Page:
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IN SQL Server 2008 I have a situation where I need to return a dynamically generated table, and the columns are also dynamically generated.

Everything in this was generated by queries, as I started with one id, then I get the column names and types, which is why the casting.

Following is the final query, that will return the table I want, in one situation, but this similar query can be used to return several tables.

This is currently implemented in C# but I expect it should be doable in a stored procedure or function, but, I am not certain how I can make several queries to build up this query, to then return the table.

Thank you.

SELECT ResultID, ResultName, ResultDescription, 
CAST([233] AS Real) as [ResultColA], 
CAST([234] AS Int) as [ResultColB], 
CAST([236] AS NVarChar) as [ResultColC], 
CAST([237] AS Int) as [ResultColD]
FROM (
    SELECT st.*, avt.ResultID as avtID, avt.SomeAttrID, avt.Value 
    FROM Result_AV avt 
    JOIN Result st ON avt.ResultID = st.ResultID) as p 
    PIVOT ( 
    	MAX(Value) FOR AttributeID IN ([233], [234], [236], [237])) as pvt

Update: If I have a table that has manufacturer of vehicles, and I want all the attributes of cars made by GM. I would look up the information for cars, use that to get all the manufacturers of cars, which would be GM, then I want to get the information of all the cars made by GM, but, since the information has been dynamically generated the columns are different. That is the place I am at, needing to dynamically generate this table. I am curious if I can perhaps just call out to a webservice, get the dynamically generated query and then have the stored procedure or function execute that query.

Update 2: The next step after I get this table is that I will need to add up all the options on the car (in this case), to determine the actual price of the car. That is why it needs to be in a tabular format. At this point I am looking at cars made by GM, but I could do another query on boats made by SeaRay and the query should work the same even though the table columns on the boats are different than the cars were.

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I question your need to return a dynamically generated table. Can you provide some background as to why this is necessary? –  RedFilter May 13 '09 at 20:57
    
I have a table that lists all the tables in the database. So, I start with an entity name, I use that to get the column names in a table, along with the primary key. Then, at this stage, I want to get all the values in each column for that entity, so the column names are dynamically generated. –  James Black May 14 '09 at 0:06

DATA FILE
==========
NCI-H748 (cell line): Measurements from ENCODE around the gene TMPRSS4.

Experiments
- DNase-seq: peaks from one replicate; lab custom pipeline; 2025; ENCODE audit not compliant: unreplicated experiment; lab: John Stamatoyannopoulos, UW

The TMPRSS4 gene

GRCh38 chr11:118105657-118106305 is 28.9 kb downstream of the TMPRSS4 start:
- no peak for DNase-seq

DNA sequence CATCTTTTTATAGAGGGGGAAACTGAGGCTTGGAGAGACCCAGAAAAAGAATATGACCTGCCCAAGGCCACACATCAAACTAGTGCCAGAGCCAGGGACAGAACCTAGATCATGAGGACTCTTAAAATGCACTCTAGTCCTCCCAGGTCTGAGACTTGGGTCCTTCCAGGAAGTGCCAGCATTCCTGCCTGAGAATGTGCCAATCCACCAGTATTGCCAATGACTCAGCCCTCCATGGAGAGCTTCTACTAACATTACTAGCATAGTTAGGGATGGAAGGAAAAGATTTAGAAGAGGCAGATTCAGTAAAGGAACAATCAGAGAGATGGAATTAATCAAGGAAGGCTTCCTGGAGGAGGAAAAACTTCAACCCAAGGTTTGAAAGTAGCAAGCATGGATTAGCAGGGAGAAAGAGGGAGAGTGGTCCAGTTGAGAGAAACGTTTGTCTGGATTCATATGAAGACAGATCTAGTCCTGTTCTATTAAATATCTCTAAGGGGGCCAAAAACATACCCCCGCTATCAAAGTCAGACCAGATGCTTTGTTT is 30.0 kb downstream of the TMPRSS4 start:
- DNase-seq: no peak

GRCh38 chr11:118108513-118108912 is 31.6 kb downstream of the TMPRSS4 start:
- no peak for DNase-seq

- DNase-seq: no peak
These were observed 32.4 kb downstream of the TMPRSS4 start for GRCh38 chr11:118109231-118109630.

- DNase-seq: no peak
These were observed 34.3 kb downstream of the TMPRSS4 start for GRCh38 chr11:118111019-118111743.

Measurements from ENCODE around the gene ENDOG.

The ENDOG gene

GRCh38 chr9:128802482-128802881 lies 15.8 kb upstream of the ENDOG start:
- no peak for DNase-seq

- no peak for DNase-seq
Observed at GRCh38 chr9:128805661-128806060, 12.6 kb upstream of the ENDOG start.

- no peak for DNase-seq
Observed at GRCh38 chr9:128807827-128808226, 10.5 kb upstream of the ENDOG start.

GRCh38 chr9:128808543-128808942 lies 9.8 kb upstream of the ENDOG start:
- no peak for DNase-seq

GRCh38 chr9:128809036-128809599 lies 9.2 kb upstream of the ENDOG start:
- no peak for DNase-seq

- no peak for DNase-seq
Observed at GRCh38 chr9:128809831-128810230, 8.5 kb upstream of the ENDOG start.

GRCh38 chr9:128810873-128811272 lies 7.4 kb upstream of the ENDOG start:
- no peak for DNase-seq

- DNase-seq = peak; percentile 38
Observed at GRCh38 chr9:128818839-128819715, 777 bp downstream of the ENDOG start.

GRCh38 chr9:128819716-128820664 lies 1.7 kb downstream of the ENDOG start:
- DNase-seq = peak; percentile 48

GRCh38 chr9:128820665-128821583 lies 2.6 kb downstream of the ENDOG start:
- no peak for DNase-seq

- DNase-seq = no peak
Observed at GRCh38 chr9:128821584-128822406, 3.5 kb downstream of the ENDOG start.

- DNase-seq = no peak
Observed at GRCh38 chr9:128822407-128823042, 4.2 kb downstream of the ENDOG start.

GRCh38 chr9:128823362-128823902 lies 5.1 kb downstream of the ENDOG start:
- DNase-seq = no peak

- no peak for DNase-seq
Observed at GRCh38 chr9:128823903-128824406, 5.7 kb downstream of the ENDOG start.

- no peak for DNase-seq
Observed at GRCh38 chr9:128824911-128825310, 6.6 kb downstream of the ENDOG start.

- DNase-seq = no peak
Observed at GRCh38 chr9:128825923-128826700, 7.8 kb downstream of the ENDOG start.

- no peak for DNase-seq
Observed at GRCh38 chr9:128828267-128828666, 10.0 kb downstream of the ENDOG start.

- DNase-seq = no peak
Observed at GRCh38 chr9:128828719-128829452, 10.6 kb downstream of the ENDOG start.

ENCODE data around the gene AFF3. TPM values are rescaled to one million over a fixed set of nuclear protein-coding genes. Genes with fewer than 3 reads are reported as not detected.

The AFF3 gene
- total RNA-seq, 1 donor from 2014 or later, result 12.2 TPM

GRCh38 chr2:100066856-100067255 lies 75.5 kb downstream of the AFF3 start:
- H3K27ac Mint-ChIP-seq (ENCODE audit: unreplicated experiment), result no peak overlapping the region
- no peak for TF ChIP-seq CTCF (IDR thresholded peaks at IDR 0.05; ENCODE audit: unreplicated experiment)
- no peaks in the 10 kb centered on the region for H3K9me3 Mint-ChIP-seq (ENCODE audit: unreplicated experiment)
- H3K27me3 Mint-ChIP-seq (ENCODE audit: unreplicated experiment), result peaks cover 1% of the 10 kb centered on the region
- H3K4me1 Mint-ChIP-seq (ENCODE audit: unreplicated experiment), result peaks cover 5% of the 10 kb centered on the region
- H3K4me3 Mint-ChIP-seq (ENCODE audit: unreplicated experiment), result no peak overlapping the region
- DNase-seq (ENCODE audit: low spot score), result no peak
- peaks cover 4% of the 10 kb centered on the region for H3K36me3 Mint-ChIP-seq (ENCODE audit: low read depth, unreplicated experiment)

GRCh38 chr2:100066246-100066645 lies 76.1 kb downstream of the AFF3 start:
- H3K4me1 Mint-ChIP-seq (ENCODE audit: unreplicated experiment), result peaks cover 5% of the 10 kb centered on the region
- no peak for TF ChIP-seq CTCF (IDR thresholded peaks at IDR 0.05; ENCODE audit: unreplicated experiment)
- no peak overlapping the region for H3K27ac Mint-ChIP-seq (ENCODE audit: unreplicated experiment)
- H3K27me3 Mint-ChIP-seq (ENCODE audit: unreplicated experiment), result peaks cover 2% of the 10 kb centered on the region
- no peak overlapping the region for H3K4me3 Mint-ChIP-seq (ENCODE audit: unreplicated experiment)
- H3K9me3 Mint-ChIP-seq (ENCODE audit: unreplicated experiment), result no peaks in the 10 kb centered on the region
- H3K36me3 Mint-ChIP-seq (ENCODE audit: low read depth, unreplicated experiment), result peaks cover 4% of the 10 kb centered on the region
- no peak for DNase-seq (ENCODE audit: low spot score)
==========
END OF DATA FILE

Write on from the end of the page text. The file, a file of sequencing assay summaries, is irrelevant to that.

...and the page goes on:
1 Answer 1

up vote 0 down vote accepted

You can do this with dynamic SQL. You need to build your two lists appropriately with a query and/or metadata and then insert them into the SQL:

DECLARE @template AS varchar(MAX)

SET @template = '
SELECT ResultID, ResultName, ResultDescription
{@SELECT_COLUMN_LIST}
FROM (
    SELECT st.*, avt.ResultID as avtID, avt.SomeAttrID, avt.Value 
    FROM Result_AV avt 
    JOIN Result st ON avt.ResultID = st.ResultID) as p 
    PIVOT ( 
        MAX(Value) FOR AttributeID IN ({@PIVOT_COLUMN_LIST})) as pvt'

DECLARE @sql AS varchar(MAX)

SET @sql = REPLACE(REPLACE(@template, '{@SELECT_COLUMN_LIST}', @SELECT_COLUMN_LIST), '{@PIVOT_COLUMN_LIST}', @PIVOT_COLUMN_LIST)

EXEC (@sql)

To populate the @SELECT_COLUMN_LIST and @PIVOT_COLUMN_LIST, you've got several options, but something like this avoids any need for a cursor or awkward string operations:

SELECT @PIVOT_COLUMN_LIST = COALESCE(@PIVOT_COLUMN_LIST, '') + ',' + QUOTENAME(value)
FROM (SELECT DISTINCT value FROM table)

Obviously for @SELECT_COLUMN_LIST you need to combine this information with some metadata.

I have done things like that for ease of maintenance because PIVOT and UNPIVOT do not allow lists to be dynamic SQL (because they result in a schema change on the output table). For for client-side report-style or listbox usage where the columns aren't interpreted, it doesn't matter.

share|improve this answer
    
Thank you very much. I am struggling with understanding how to use such a dynamic database. :) –  James Black May 15 '09 at 17:18
    
Generally, it's a bad idea to try to build a database within the database, but dynamic SQL has its places - typically a very small portion of any system, if at all. –  Cade Roux May 15 '09 at 18:50

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